i hope they turn it around, but they really haven’t shown anything during this losing streak to indicate that it’s even possible. this team is just not at all pleasant to watch right now. can’t wait to not watch masterson as he puts up one of his classic 6 inning, 10 hit, 6 ER performances tomorrow.

  • DP Roberts says:

    I’m very frustrated too – the Indians just don’t seem to be able to compete with the better teams in the league. However, I started looking at the remaining schedule, and it’s actually rather easy – surprisingly easy.

    After the series with the Rangers, the Indians will have (if my mental math is correct)98 games left on the schedule. 71 of those games will be played against teams that currently have a winning record, while only only 27 will be played against teams that are currently winning.

    72% of their remaining games are against teams with losing records. If the Indians are really a .500 ballclub, as their record currently shows, they’re going to be better than their competition for many games to come.

  • Sean Porter says:

    While obviously not a horrid as the stretch of baseball played by the Tribe last August (historically bad, mind you) the last few weeks have really been rough to watch.

    I’m getting to the point where I don’t expect anything good to happen, but feel obligated to watch because, well, it is MY Indians. Basically, it feels like Sundays in the fall and winter with the Browns, 1999 to the present.

    Is it too early to talk about what the Tribe should do in the offseason?

  • Sean Porter says:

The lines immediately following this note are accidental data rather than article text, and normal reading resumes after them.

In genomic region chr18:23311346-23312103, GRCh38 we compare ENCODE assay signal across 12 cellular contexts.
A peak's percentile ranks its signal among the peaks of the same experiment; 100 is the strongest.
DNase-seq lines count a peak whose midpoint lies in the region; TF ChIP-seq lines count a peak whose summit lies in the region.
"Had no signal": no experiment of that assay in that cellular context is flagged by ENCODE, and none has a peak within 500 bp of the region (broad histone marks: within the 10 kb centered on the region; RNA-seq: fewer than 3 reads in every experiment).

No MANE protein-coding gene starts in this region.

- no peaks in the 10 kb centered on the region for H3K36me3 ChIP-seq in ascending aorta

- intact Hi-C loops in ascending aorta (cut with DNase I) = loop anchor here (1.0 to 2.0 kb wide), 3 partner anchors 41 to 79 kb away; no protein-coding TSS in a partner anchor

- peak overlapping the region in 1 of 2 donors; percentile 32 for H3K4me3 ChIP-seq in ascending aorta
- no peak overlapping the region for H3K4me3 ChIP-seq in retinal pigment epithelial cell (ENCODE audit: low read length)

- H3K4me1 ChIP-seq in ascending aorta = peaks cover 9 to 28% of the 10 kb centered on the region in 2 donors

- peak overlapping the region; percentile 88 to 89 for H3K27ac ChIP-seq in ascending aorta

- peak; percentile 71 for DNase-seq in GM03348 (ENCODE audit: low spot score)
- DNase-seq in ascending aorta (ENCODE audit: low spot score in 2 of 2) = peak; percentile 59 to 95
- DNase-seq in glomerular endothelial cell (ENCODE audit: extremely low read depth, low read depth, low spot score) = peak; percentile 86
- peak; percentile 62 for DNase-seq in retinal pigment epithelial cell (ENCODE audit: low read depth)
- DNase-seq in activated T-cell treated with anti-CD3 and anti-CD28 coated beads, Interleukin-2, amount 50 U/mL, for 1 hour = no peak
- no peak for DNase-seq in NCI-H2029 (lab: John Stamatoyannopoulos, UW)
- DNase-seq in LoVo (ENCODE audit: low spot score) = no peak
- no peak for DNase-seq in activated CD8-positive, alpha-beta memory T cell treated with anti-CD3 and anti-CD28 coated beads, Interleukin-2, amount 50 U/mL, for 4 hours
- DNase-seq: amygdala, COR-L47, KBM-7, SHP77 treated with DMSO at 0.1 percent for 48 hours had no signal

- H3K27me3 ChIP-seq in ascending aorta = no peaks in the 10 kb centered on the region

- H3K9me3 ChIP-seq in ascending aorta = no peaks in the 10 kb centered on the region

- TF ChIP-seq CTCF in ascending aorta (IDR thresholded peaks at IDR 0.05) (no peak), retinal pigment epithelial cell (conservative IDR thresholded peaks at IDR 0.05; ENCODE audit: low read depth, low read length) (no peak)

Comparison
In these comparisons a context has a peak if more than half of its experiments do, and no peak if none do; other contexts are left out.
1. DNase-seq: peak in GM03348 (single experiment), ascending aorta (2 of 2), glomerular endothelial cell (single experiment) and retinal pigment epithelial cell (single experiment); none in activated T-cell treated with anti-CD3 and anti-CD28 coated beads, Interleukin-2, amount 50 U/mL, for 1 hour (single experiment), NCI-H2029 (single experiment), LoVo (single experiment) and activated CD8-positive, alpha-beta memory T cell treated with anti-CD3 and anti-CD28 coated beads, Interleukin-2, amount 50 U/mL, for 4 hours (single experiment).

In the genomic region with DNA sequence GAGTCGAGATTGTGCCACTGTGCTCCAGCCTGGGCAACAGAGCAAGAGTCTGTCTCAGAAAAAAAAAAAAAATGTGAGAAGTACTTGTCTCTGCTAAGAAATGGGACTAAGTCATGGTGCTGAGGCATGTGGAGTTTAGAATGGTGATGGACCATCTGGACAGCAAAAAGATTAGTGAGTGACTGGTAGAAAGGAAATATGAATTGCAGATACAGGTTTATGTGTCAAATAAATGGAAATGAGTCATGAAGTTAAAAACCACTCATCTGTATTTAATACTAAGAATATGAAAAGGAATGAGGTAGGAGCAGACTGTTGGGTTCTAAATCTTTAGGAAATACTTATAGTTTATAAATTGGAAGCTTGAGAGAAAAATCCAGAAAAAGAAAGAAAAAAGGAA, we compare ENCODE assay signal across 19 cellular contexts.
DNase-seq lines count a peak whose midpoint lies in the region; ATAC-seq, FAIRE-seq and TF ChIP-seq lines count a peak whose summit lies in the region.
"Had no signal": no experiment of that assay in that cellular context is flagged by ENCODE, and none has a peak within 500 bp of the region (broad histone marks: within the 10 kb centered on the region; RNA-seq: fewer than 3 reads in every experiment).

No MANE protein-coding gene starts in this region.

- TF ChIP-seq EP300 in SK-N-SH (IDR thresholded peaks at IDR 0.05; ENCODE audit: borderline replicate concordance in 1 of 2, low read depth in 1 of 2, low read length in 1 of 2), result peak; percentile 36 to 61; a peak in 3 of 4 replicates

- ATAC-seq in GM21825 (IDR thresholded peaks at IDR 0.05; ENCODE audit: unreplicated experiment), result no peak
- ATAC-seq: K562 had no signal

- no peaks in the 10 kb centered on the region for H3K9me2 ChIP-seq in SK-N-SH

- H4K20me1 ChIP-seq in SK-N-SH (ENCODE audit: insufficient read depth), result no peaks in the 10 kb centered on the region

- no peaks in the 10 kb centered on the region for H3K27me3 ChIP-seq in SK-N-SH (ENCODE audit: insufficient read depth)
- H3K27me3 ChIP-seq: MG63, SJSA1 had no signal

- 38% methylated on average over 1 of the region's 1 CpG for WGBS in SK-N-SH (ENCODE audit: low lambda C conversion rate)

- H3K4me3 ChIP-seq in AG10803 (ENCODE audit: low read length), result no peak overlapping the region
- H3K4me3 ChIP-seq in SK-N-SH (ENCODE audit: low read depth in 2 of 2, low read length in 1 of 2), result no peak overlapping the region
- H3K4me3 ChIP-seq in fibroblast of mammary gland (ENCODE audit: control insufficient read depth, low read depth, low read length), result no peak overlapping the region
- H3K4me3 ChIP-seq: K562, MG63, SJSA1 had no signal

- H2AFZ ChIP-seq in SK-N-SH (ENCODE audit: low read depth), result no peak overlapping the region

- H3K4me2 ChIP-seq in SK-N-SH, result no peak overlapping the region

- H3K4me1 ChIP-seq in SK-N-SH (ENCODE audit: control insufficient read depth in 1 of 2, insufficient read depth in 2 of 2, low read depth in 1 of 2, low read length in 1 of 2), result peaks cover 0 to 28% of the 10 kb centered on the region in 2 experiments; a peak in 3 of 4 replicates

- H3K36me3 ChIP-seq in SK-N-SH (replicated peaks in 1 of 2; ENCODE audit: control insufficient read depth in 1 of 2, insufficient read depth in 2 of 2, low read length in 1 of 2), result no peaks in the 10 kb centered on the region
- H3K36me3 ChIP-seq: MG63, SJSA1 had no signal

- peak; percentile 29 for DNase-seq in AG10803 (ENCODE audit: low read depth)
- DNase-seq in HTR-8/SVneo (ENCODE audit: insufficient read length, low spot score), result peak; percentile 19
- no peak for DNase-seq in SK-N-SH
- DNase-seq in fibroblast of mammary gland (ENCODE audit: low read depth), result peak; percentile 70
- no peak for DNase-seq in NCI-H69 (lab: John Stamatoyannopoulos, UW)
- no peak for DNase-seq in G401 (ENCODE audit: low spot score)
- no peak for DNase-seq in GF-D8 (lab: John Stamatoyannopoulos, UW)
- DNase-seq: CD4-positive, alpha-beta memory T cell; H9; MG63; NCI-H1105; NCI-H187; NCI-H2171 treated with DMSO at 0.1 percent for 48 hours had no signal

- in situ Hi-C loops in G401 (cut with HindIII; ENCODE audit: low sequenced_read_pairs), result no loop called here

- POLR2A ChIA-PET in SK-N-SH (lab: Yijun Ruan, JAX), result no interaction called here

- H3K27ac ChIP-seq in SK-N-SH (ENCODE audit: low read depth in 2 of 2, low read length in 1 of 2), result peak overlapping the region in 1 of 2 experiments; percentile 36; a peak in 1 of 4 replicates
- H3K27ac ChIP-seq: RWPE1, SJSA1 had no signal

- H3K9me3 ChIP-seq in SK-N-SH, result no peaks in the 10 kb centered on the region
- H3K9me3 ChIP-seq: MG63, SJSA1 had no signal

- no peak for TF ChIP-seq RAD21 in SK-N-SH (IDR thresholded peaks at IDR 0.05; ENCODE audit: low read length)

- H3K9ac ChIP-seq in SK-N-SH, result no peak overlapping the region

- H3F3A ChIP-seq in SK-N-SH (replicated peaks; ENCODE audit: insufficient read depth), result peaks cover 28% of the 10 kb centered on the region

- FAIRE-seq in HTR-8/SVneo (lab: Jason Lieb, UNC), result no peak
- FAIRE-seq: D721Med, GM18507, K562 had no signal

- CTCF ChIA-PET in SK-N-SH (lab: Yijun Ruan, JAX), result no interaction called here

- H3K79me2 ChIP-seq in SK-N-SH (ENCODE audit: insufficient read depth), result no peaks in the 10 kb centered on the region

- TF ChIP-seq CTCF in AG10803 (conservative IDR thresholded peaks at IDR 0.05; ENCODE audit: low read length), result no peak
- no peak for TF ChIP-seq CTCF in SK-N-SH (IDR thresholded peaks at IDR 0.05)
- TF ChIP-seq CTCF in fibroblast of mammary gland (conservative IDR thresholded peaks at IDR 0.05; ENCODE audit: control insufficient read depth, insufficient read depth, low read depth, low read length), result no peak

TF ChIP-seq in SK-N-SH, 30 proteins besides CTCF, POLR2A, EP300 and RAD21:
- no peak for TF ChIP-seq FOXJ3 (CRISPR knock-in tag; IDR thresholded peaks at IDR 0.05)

Here’s my two pennies worth of thoughts on Carrasco: While he throws in the mid to upper 90s, he tries to pitch like he’s Josh Tomlin. While it makes sense for a fringe-type guy like Tomlin to hit the corners and stay outside, it makes no sense for Carrasco – and he doesn’t have the command of yet to pull it off.

    Carlos, you have a 95-97 mph fastball. Jam the batters in on the hands with it for Dog’s sake! I never understood why some pitchers prefer to live almost exclusively on the outside of the plate, considering that you then allow hitters to fully extend their arms.

    He also needs a better offspeed pitch, or one with a bigger difference in speed off his fastball. He had one at bat vs either Cabrera that lasted almost 10 pitches, and while he did a good job of mixing his pitches, the speed variance was only 89-97 from slowest to fastest. This allows hitters to gauge your fastball.

  • DP Roberts says:

    Just to clarify (I wish we could edit posts), my previous post should have read “71 of those games will be played against teams that currently have a losing record, while only only 27 will be played against teams that are currently winning.”

    The other teams in the Central, & the number of games they have against winning teams:
    Indians: 27
    Twins: 33
    Royals: 38
    White Sox: 44

    So, the lower 4 teams in the Central have a ton of games left against each other. Aside from that, the other teams in the Central have tough games against the AL East (who already beat the Indians), while the Indians will be playing teams like the Mets & Marlins.

    So, as bad as the Indians have looked lately, if they can compete against the Royals, Twins, and Sox, they have a very good chance of ending the season in second place, and probably a winning record. Not bad for a team in the first year of a rebuild, with no significant changes to a shaky rotation.

  • Sean Porter says:

    Honestly at this point I’m hoping for a winning record. I’d be thrilled with 85 wins.

    (I can’t act super disappointed by all this, I predicted a 80-82 season for the Tribe this year. THIS is exactly what I thought it would be – a super streaky team who will get runs in bunches, go cold for a week or so at a time, and have underwhelming starting pitching. The struggle of the relief corps. is the only thing that I didn’t see…)

  • Bill says:

    I figured before the season satrted we would be a .500 team give or take a few. I still believe that is the case.

    As for Carrasco, im surprised it wasnt worse than it was. He didnt throw a inside pitch and im sure the whole Tigers club knew he wouldnt throw one before the game even started. Its hard to beat any team when they are sitting on an outside fastball and get it consistantly. Almost Impossible to beat one with a lineup like the Tigers